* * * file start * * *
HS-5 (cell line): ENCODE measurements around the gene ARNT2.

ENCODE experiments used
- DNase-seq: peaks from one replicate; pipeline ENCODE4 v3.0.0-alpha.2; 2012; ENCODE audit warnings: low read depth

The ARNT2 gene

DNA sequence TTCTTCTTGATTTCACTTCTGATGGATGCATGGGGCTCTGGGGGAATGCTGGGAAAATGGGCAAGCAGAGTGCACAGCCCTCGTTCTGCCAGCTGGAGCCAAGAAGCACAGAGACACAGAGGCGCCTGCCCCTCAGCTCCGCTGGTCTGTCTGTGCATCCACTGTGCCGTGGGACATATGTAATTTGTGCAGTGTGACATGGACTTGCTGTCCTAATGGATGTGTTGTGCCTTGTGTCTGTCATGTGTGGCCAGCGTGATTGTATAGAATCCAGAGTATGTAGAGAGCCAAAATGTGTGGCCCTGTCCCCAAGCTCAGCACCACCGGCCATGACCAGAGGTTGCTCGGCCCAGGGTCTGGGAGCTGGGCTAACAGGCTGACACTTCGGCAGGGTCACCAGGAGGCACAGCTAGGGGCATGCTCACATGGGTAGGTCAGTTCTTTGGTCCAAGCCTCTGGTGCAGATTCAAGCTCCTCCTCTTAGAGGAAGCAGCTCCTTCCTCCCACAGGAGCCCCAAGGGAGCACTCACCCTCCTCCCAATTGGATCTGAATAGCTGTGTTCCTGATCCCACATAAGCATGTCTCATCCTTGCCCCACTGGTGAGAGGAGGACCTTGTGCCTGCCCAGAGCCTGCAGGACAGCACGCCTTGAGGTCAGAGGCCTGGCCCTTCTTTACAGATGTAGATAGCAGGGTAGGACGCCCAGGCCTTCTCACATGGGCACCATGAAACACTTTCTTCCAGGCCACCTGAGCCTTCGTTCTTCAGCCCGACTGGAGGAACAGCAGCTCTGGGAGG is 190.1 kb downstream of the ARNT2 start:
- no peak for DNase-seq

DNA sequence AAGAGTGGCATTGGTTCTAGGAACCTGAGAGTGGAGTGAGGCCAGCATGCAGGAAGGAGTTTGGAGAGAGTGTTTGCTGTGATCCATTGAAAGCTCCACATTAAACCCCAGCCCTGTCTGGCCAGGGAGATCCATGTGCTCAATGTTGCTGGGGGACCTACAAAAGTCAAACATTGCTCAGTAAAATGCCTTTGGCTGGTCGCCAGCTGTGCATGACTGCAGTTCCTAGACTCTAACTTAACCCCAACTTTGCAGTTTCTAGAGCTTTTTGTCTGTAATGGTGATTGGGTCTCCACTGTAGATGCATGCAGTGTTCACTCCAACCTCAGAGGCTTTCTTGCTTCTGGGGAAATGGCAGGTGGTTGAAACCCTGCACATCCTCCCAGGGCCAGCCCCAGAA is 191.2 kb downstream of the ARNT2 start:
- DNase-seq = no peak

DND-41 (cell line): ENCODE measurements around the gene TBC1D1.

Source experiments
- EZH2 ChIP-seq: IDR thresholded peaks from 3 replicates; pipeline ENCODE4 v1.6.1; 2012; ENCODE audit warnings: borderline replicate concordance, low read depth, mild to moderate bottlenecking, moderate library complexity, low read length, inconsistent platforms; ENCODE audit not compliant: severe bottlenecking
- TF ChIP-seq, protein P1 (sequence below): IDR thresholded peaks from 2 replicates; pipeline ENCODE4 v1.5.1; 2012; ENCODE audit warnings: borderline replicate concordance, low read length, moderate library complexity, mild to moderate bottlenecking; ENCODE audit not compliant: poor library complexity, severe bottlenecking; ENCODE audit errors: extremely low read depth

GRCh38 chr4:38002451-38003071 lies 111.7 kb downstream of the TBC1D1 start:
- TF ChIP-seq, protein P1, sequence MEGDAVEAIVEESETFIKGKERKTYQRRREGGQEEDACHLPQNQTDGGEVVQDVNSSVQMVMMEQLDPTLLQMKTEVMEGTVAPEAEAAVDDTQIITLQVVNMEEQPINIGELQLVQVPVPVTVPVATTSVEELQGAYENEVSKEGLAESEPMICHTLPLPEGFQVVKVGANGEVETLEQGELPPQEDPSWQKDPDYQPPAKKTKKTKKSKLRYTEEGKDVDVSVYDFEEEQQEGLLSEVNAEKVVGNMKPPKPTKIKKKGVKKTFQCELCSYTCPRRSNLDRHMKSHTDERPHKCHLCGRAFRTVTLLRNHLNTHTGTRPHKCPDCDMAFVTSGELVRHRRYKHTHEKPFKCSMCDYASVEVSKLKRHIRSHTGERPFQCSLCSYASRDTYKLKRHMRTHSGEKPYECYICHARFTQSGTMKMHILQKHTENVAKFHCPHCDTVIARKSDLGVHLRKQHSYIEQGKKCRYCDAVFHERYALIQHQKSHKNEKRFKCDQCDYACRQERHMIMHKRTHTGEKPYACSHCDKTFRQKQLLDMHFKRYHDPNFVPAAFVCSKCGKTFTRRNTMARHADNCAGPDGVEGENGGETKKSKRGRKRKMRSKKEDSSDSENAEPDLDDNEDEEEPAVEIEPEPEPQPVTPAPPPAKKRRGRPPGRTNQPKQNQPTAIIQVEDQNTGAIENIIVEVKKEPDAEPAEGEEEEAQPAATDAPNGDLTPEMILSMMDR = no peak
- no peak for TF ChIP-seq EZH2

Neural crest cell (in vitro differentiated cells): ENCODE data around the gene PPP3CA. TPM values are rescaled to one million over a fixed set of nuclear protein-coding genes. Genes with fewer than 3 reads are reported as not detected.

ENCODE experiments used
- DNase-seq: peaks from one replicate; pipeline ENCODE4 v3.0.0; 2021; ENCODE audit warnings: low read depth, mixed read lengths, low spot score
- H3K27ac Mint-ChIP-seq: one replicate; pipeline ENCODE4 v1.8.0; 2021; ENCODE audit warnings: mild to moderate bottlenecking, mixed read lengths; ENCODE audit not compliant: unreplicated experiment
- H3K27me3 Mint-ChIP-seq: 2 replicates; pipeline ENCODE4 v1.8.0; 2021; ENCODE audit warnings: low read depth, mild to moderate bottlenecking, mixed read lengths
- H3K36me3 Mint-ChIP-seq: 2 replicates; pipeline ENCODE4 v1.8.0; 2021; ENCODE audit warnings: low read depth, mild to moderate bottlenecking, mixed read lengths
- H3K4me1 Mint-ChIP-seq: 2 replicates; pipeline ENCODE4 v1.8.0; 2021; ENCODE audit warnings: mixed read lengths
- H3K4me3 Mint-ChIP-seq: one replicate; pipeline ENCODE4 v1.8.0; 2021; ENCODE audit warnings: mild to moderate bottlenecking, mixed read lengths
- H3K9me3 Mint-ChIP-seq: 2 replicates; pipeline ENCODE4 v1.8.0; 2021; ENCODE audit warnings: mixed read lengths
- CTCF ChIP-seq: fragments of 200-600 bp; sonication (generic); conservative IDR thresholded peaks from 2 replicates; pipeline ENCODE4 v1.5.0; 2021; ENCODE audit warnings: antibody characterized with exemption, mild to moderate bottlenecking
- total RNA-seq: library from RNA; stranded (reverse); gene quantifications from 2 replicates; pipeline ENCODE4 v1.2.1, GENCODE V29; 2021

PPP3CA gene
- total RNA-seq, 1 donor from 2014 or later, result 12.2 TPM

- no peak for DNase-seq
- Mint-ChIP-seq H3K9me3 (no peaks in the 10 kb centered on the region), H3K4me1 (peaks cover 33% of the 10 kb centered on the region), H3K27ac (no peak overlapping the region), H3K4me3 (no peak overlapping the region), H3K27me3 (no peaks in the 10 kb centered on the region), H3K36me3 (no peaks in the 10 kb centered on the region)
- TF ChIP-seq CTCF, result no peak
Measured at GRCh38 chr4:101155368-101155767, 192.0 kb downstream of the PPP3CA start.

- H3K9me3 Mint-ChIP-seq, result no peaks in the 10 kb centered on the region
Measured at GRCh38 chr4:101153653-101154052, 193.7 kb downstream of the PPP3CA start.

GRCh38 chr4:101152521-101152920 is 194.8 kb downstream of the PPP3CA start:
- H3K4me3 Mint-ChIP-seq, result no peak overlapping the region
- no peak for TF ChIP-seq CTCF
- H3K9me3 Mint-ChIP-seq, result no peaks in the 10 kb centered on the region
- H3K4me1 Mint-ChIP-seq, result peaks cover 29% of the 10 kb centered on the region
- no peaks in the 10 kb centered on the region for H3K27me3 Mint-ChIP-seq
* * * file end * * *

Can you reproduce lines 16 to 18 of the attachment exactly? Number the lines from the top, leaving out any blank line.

Neural crest cell (in vitro differentiated cells): ENCODE data around the gene PPP3CA. TPM values are rescaled to one million over a fixed set of nuclear protein-coding genes. Genes with fewer than 3 reads are reported as not detected.

ENCODE experiments used
- DNase-seq: peaks from one replicate; pipeline ENCODE4 v3.0.0; 2021; ENCODE audit warnings: low read depth, mixed read lengths, low spot score